Class A drugs, gangs and grime are not what you expect from a play at The Globe.
This is Shakespeare, but not as you know it. For a start, director Matthew Dunster has renamed Cymbeline. His production is called Imogen instead, which makes sense: the play is all about Cymbeline’s daughter, who has twice as many lines. It’s such a great idea that it’s hard to believe no one has done it before.
This King Cymbeline isn’t of the royal variety; he’s a drug baron and his courtiers are a tracksuit-clad gang who throw shapes to a soundtrack of Skepta, grime’s man of the moment. It works brilliantly, all the more so because this urban underworld feels so out of place in this genteel theatre on London’s southbank. The culture clash is a reminder that the mean streets of London are only around the corner and were once roamed by Elizabethan gangs.
Imogen is played by Maddy Hill, best known as Nancy Carter in EastEnders. Walford must seem like a playground compared to the sinister antics of Shakespeare’s characters, but Hill is more than equal to the role. Her Imogen is a force of nature but also sweet and very funny.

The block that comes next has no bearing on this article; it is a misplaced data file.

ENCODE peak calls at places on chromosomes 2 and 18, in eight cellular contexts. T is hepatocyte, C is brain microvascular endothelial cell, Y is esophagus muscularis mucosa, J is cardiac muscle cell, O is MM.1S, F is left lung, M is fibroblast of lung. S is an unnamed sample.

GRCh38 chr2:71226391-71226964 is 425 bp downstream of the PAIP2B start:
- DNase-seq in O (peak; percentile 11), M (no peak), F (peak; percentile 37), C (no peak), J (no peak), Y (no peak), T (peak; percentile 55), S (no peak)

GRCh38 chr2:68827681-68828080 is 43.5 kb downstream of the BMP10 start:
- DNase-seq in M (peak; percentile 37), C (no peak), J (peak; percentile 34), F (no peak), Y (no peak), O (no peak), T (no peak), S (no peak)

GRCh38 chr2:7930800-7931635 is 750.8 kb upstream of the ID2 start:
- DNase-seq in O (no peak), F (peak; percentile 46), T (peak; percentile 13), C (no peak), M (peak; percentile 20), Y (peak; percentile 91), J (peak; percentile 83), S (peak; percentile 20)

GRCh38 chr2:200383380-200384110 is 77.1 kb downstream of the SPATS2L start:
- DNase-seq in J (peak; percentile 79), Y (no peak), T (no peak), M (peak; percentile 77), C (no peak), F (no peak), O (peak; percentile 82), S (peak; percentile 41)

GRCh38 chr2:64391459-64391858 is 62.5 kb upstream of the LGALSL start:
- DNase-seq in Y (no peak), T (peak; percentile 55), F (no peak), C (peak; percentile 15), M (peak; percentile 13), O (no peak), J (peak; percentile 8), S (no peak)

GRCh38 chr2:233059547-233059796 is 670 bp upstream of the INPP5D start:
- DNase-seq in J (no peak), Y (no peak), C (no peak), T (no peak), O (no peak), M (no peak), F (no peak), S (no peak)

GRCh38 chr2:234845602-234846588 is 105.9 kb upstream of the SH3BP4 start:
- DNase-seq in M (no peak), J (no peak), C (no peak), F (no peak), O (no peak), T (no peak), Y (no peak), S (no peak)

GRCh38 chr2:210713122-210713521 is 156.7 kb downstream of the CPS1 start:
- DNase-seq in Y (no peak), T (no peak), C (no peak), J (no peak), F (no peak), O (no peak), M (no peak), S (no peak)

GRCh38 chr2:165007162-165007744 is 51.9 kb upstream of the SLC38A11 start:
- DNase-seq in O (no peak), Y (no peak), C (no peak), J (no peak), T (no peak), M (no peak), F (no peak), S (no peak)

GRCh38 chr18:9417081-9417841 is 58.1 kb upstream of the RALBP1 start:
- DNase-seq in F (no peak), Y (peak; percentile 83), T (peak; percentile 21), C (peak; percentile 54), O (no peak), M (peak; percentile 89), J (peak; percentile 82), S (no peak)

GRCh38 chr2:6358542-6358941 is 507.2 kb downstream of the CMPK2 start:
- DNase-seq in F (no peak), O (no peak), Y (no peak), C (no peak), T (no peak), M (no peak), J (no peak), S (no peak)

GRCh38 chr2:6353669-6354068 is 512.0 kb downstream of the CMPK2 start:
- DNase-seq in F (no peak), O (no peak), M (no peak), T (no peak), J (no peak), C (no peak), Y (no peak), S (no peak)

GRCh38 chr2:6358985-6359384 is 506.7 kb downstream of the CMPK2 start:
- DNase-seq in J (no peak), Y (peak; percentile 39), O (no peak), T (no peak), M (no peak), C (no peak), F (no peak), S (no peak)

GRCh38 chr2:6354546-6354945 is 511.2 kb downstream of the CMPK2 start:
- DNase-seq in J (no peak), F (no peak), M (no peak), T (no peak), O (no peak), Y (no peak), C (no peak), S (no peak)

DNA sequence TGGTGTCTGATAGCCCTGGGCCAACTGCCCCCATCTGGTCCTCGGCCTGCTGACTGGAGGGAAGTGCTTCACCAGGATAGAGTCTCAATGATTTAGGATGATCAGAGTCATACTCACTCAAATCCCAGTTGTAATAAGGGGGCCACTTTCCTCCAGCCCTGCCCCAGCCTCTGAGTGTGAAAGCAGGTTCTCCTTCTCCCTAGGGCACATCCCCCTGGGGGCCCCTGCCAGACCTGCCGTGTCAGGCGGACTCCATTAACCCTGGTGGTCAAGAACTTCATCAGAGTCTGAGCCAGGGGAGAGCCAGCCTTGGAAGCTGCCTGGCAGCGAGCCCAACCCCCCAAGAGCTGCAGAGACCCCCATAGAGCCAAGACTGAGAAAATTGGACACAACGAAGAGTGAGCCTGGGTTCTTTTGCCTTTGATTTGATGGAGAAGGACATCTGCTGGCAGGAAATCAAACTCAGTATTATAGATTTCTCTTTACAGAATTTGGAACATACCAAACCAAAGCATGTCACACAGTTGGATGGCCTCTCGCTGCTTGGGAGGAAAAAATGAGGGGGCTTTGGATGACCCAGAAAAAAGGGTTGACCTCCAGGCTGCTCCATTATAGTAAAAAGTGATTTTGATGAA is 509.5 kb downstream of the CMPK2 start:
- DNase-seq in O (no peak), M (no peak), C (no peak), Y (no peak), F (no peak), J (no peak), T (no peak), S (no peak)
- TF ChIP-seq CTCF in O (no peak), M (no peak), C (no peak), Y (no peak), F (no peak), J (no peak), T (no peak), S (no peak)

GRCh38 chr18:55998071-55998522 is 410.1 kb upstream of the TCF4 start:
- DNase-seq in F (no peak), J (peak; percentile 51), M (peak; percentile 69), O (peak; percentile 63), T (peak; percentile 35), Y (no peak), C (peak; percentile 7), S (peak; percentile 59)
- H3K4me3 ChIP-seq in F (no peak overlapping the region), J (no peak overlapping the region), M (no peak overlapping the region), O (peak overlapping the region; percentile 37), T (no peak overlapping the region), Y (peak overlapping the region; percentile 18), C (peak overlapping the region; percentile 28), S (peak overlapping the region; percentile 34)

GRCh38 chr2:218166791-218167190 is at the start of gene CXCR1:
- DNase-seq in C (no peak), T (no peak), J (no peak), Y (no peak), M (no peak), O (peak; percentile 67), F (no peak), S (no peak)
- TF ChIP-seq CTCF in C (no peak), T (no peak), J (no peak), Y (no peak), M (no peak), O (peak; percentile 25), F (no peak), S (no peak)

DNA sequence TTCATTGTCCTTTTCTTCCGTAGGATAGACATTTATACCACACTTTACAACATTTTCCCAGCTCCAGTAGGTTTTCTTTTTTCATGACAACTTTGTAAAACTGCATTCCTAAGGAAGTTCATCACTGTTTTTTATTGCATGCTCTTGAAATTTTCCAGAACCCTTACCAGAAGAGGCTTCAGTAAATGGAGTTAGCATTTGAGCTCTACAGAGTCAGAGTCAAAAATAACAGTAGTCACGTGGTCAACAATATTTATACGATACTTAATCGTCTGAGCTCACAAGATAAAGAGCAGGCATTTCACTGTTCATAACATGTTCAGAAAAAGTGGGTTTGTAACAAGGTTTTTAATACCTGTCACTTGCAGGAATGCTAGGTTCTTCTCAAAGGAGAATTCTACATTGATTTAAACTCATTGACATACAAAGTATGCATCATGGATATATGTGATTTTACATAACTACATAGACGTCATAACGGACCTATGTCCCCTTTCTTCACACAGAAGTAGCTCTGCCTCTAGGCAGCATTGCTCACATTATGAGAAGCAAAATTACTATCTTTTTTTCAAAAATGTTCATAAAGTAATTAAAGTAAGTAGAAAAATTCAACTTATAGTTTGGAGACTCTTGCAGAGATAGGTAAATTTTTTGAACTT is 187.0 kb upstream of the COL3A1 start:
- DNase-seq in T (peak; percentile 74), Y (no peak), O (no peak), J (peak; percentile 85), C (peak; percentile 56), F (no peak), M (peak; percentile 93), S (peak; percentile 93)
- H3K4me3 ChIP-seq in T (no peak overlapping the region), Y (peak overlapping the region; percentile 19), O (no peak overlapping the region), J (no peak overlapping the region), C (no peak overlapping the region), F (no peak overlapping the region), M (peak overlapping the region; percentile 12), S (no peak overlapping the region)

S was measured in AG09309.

The plot is as grisly as the best soap storylines. Imogen has married her childhood friend Posthumus against the wishes of her father and stepmother, who wanted her to wed her cocksure stepbrother Cloten. To punish her, Cymbeline banishes Posthumus – but not before the couple exchange a (suitably bling) ring and bracelet.
In exile, Posthumus bets a bloke called Giacomo that he cannot seduce Imogen and he’s right, but Giacomo steals the bracelet as proof that he has. Posthumus is so incensed by this apparent adultery that he asks Imogen to meet him in wild Wales, and instructs her right-hand woman to kill his wife.
Cymbeline is one of Shakespeare’s romances but it’s bloodier than most of the tragedies – and Dunster doesn’t spare us (or the clothes of the front row). As well as a pumping soundtrack and slick moves throughout, there’s some impressive flying, including a Matrix-style battle scene.
The superb cast is made up of classically trained and community actors, and you’d never know which was which. It was also nice to see William Grint play one of Imogen’s long-lost brothers. It shouldn’t need mentioning but it does because it’s so rare to see a deaf actor. His shaky signing when grief-stricken was more eloquent than any words.
Unlike most Shakespeare plays I’ve seen, this one ended with cheering and whistles as well as applause. As would have happened in the Bard’s day, the encore was a jolly jig but with an urban twist.
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